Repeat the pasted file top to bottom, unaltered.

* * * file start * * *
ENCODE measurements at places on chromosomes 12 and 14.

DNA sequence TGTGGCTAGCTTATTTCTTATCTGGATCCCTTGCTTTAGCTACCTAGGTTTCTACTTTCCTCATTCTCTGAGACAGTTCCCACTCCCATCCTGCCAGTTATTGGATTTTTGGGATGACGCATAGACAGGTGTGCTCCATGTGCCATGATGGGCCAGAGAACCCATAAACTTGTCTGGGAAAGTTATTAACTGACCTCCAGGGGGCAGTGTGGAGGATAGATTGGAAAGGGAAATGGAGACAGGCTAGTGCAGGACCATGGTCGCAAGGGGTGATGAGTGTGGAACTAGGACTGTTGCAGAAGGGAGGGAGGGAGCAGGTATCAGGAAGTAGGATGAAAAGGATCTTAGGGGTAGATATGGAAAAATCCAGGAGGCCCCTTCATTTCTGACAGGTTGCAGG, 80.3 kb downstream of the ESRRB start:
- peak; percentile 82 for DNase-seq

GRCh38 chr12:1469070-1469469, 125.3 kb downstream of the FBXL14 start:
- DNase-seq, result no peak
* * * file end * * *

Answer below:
ENCODE measurements at places on chromosomes 12 and 14.

DNA sequence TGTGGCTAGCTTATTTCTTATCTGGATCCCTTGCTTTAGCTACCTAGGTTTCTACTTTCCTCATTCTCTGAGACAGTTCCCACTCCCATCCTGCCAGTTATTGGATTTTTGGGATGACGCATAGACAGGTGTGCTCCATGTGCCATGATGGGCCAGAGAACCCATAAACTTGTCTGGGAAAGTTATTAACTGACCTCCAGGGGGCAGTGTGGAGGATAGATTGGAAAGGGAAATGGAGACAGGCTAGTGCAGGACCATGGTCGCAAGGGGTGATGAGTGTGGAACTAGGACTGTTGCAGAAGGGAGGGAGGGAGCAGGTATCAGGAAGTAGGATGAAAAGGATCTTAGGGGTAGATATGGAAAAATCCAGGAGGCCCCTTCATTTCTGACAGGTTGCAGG, 80.3 kb downstream of the ESRRB start:
- peak; percentile 82 for DNase-seq

GRCh38 chr12:1469070-1469469, 125.3 kb downstream of the FBXL14 start:
- DNase-seq, result no peak